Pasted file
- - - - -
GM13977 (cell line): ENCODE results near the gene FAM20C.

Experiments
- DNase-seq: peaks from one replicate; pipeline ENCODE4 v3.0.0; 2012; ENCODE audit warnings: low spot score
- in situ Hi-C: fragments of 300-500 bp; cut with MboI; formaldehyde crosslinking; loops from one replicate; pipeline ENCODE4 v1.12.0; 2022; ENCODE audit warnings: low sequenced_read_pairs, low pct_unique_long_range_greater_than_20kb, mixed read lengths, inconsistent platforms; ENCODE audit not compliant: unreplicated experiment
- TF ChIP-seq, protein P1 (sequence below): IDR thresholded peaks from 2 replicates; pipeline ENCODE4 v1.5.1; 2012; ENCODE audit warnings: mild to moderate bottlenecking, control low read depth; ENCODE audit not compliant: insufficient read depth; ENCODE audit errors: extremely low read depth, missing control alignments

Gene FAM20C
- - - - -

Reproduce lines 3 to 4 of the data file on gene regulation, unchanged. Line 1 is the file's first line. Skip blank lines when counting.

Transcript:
- DNase-seq: peaks from one replicate; pipeline ENCODE4 v3.0.0; 2012; ENCODE audit warnings: low spot score
- in situ Hi-C: fragments of 300-500 bp; cut with MboI; formaldehyde crosslinking; loops from one replicate; pipeline ENCODE4 v1.12.0; 2022; ENCODE audit warnings: low sequenced_read_pairs, low pct_unique_long_range_greater_than_20kb, mixed read lengths, inconsistent platforms; ENCODE audit not compliant: unreplicated experiment